Cassie and I set up our tent, rolled out our sleeping bags, crawled in and fell sound asleep.  By the time we woke up, it was evening, and we had missed dinner.  We joined a few other marchers who were playing music and singing.  Cassie and I sang together often and knew lots of songs I could play on the guitar and we could harmonize: "Foggy Mountain Top," "You've Got A Friend," "Big Yellow Taxi," and a song we'd written a couple of summers earlier called, "The Monkey Can't Meet His Maker Without A Ticket to the Promised Land."
       Night had fallen, and it was just about time to quiet down and go to sleep.  At the edge of our music circle, a familiar face appeared, but one that seemed oddly out of place.  Was it a marcher?  No, it was my cousin, Terry.  At first, Cassie and I were taken by surprise, but then it all made sense.  Terry was a truck driver, and his route happened to take him right past the peace march, so he had parked his big rig out on the road and come looking for us.  Cassie and the other marchers were calling it a day, and it was quiet time in camp, so Terry and I walked over to his truck and sat in the cab high above the road talking about the joys and woes of the peace march, the routes and towns, all of which he knew from his many road trips, and how plans had all worked out so far.  I was happy just to know that someone on the "outside" was interested in our progress.  We talked about our family—his father and my mother were brother and sister—and about his upcoming wedding.  Cassie and I were looking forward to flying from the march to New Jersey for the celebration.  Terry had to get back on the road, and I had to go get some sleep, so I thanked him for finding us, and we said goodbye until then.
With my health restored and my sister in camp, I found a new sense of satisfaction on the march.  Cassie and I were of different but complementary temperaments, and it didn’t take much effort for us to have a good time together.  We had our tiffs and grumpy moments, but generally we got along fine.  She was a practicing Buddhist: structured and organized.  I was a groping lapsed Catholic: critical and undisciplined.  She liked rigor; I liked incense.  We shared the view that meditation was central to spiritual awakening and awareness.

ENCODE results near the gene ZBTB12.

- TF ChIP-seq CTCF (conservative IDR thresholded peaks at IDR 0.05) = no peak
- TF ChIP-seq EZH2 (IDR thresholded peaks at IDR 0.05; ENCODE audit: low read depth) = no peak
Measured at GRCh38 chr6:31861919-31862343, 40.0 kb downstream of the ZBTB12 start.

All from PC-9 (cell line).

Socially, we were different.  I was uncomfortable in social situations.  I didn't know how to hold an easy conversation.  Any number of times I’d been told not to be so bossy and not to ask so many questions.  I felt embarrassed talking with other people about myself and my interests.  I craved privacy.  The major exception was whenever there was a job to be done—weeding a garden, painting a room, loading a truck, or ending the nuclear arms race—I loved working with other people toward a common goal.  Cassie?  She thrived in society.  Her natural inclination was to meet a lot of people and pack in as much social interaction as possible.  Human contact helped her to recharge and recalibrate.  We knew our differences, and as long as we kept them in mind, we kept our sisterly equilibrium.  On the peace march, all I had to do was introduce her to a few key marchers, explain logistics, and step out of her way.  The best thing about Cassie’s visit was that it helped me realize how much I loved the peace march.  Having her on the march somehow made everything whole.

Cassie and Me in Dharma T-Shirts